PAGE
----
In the same vein as McComb is the American pastor Harry Emerson Fosdick (May 24, 1878 – October 5, 1969). Indeed, his The Meaning of Prayer (1915) includes several of McComb's prayers and it is likely the two men were known to each personally.  The book is available on Kindle, as is its companion volume, The Meaning of Faith (1917).

Fosdick became a central figure in the "Fundamentalist-Modernist Controversy" within American Protestantism in the 1920s and 1930s and was one of the most prominent liberal ministers of the early 20th Century, according to Wikipedia.  The modernist controversy was throughout Christendom. Modernist thought was condemned by the ultra-conservative Pope Pius X in the encyclical Pascendi Dominici Gregis, ‘on the doctrine of the modernist,’ issued in 1907.  John William Graham (1859-1932) was the leading Quaker modernist of his time who wrestled with the religious implications of social Darwinianism.  Fosdick may be characterised as a liberal and modernist but, as with Edmund Harvey, this should not be allowed to cloud our understanding of the lasting value of his work.

Fosdick might be styled an advocate of muscular, even phallocentric, Christianity.  For example, one of his books is entitled The Manhood of the Master, which could be the title of some BDSM gay porn.  His The Meaning of Prayer (1915) uses imagery which seems strange to modern Christians.  For example, one chapter is on prayer and the reign of law, while another is one prayer as a battlefield. However, again, simply to bestow dismissive labels on Fosdick's work would not to be doing justice to it, for like McComb he understands the reality of the spiritual life, not as a material, still less an economic or political, situation but as human experience in all its fullness.  He says in his 1917 book:
The peril of religion is that vital experience shall be resolved into a formula of explanation, and that men, grasping the formula, shall suppose themselves thereby to possess the experience.
Similarly, he understands the challenges of a spiritual life and our human follibles, so that his 1915 book contains a chapter on hindrances and difficulties, and on unanswered prayer.

Fosdick rejoices in the continuity of Christian history.  From the first, figures like St Augustine and Thomas a Kempis have seen that prayer is about the search of the soul for God rather than for His gifts.  The depth and candour of the prayers of St Augustine which Fosdick reproduces are particularly striking in this respect. Fosdick introduces the reader to religious figures such as Jeremy Taylor, the reputed Shakespeare of the Puritans, though I find his work lacks the love and joy which should be at least a part of the spiritual life.

Like Harvey, Fosdick is a believer in moral progress:
In social advance, some Edmund Burke, statesman of the first magnitude, basing his judgment on the established experience of the race, can call slavery an incurable evil and say that there is not the slightest hope that trade in slaves can be stopped; and yet within eighty-two years the race can feel its way forward to Lincoln's Emancipation Proclamation.
Much the same could be said about same-sex marriage, which would have been inconceivable when homosexuality was first decriminalised.  However, moral progress is not just a matter of the modification of systems but of inward change in the personality (a word which both Harvey and Fosdick use in its fullest meaning). 

Sunday, 2 July 2017

Psalm 32 and the skill of naming

The first five verses of Ps 32 are as follows, from the New Revised Standard Version:

Happy are those whose transgression is forgiven,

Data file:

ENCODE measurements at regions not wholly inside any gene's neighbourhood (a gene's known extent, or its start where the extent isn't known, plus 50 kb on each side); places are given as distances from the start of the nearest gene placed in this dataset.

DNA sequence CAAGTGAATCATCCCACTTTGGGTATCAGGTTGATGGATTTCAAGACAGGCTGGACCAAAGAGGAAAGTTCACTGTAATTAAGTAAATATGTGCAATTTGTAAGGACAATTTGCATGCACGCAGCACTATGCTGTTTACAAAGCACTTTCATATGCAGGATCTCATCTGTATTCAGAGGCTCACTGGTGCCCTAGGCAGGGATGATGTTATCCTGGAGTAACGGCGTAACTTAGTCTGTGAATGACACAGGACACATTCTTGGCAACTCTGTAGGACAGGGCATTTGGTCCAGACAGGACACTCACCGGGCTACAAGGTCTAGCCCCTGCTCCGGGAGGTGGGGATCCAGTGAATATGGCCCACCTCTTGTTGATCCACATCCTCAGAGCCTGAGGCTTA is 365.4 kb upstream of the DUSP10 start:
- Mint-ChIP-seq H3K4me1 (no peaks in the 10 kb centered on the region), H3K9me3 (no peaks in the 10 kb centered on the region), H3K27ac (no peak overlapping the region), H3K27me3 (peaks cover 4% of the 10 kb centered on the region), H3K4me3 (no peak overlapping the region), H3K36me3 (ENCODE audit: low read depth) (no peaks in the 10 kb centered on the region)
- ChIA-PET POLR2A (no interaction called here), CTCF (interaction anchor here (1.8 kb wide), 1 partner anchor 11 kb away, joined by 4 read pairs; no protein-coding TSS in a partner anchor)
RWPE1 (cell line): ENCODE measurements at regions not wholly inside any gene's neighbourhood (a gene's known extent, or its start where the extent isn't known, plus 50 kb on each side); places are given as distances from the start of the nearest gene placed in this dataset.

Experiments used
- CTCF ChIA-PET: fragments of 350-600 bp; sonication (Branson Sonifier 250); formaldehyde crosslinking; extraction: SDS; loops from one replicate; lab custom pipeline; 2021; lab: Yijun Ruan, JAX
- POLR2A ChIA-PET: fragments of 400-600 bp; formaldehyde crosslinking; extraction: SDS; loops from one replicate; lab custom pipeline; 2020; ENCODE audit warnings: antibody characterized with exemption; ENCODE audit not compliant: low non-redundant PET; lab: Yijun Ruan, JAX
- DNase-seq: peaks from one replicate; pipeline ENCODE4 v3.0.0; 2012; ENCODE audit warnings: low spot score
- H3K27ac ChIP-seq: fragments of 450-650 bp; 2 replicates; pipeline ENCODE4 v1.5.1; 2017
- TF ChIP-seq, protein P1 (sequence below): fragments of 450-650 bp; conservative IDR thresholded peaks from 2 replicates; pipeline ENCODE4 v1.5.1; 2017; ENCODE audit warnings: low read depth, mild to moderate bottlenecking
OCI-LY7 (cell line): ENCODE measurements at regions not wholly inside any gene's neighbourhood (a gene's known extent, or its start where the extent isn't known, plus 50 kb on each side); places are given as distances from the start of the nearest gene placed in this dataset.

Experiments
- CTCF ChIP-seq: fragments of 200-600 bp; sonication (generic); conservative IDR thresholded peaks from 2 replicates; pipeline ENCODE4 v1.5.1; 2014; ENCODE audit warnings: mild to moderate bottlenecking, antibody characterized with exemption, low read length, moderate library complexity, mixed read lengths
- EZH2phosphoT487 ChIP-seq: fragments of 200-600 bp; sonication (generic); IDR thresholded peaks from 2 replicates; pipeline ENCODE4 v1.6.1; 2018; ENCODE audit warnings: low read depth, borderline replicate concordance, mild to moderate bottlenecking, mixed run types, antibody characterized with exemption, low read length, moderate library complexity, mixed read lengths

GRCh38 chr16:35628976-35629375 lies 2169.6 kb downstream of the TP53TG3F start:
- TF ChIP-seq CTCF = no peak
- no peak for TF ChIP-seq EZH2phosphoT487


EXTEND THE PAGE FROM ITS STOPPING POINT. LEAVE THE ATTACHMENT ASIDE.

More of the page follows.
whose sin is covered.
Happy are those to whom the Lord imputes no iniquity,
    and in whose spirit there is no deceit.
While I kept silence, my body wasted away
    through my groaning all day long.
For day and night your hand was heavy upon me;
    my strength was dried up as by the heat of summer. Selah
Then I acknowledged my sin to you,
    and I did not hide my iniquity;
I said, “I will confess my transgressions to the Lord,”
    and you forgave the guilt of my sin. Selah

The meaning of ‘Selah’ is somewhat obscure but is generally thought to indicate a pause in sung recitation of the psalm.  However, what is striking about the passage is that it points to the psychological truth that to confess a misdeed, whether in thought or action, is a step to resolve it.  If we keep silent then the internal confusion and stress only increases: ‘my body wasted away’.  Confession is not just good for the soul, it is good for the body too. 

This psalm is not only an illustration of the theological truth of the availability of God’s forgiveness but it also contains a psychological truth.  Through stress and internal conflict handled creatively we can change and grow.  Mary Lou Leavitt, in her 1986 entry in Quaker Faith & Practice (4th edition, 20.71) offers three skills entailed in such creative handling of stress and conflict.  The first skill is naming: being clear and honest about the problem and owning it.  The ability to name what is going on, is crucial to getting out into the open the feelings underlying stress or conflict.  Such a skill is dangerous. It may seem like stirring up trouble where there wasn’t any problem. It needs to be done tactfully, carefully  and caringly, whether with oneself or with others.   It is a preliminary to the next steps of listening and letting go.

Friday, 30 June 2017

Vatican II abbreviations

I have a delightful little edition of The Imitation of Christ by Thomas a Kempis published by the Bombay Saint Paul Society in 1998 and with an Imprimatur by the Bishop of Allahabad.  It includes reflections from the documents of Vatican II for each chapter.  The original documents show the influence of Karl Rahner, the German Jesuit theologian (1904 –1984).  The reflections are referenced by abbreviations.  I've correlated these abbreviations to the original documents as follows:

AL           Apostolate of the Laity   Apostolicam Actuositatem

DC          Dogmatic Constitution    Lumen Gentium

DE          Decree on Ecumenism     Unitatis Redintegratio

DM         Decree on Missionary Activity      Ad Gentes

DR          Divine Revelation             Dei Verbum